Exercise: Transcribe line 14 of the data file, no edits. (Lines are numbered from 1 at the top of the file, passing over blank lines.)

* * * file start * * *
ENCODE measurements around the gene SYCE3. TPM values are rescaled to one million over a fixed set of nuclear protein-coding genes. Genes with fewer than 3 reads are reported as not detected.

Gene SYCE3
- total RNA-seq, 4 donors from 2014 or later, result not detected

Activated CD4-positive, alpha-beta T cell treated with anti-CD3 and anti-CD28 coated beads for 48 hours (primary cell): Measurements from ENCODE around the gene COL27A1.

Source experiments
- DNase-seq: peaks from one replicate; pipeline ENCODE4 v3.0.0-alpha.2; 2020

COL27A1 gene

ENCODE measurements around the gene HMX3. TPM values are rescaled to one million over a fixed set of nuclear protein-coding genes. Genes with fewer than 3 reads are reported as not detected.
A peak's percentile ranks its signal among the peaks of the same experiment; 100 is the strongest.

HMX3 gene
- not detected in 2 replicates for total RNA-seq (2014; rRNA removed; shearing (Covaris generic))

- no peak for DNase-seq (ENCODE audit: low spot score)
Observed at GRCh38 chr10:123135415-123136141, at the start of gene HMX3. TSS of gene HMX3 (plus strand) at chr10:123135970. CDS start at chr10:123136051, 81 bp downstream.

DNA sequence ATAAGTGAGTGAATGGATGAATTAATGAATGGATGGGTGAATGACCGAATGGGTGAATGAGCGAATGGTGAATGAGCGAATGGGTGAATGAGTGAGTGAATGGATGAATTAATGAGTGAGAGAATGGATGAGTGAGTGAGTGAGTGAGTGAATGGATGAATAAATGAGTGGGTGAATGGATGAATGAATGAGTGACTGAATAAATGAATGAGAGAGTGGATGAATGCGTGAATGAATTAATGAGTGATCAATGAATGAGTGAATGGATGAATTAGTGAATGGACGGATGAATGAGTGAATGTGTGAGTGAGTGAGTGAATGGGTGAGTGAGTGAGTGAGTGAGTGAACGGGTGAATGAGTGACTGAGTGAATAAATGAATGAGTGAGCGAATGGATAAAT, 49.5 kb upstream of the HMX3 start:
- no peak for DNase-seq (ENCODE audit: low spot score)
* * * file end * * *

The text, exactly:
DNA sequence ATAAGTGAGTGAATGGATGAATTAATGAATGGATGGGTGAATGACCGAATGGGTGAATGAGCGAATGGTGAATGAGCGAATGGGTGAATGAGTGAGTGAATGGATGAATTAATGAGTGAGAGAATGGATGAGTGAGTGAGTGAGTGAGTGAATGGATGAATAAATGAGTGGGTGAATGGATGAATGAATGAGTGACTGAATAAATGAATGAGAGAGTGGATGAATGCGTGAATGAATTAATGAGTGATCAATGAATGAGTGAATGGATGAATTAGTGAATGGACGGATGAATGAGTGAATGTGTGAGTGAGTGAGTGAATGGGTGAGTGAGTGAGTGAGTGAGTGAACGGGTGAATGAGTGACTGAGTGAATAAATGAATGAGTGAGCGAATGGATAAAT, 49.5 kb upstream of the HMX3 start: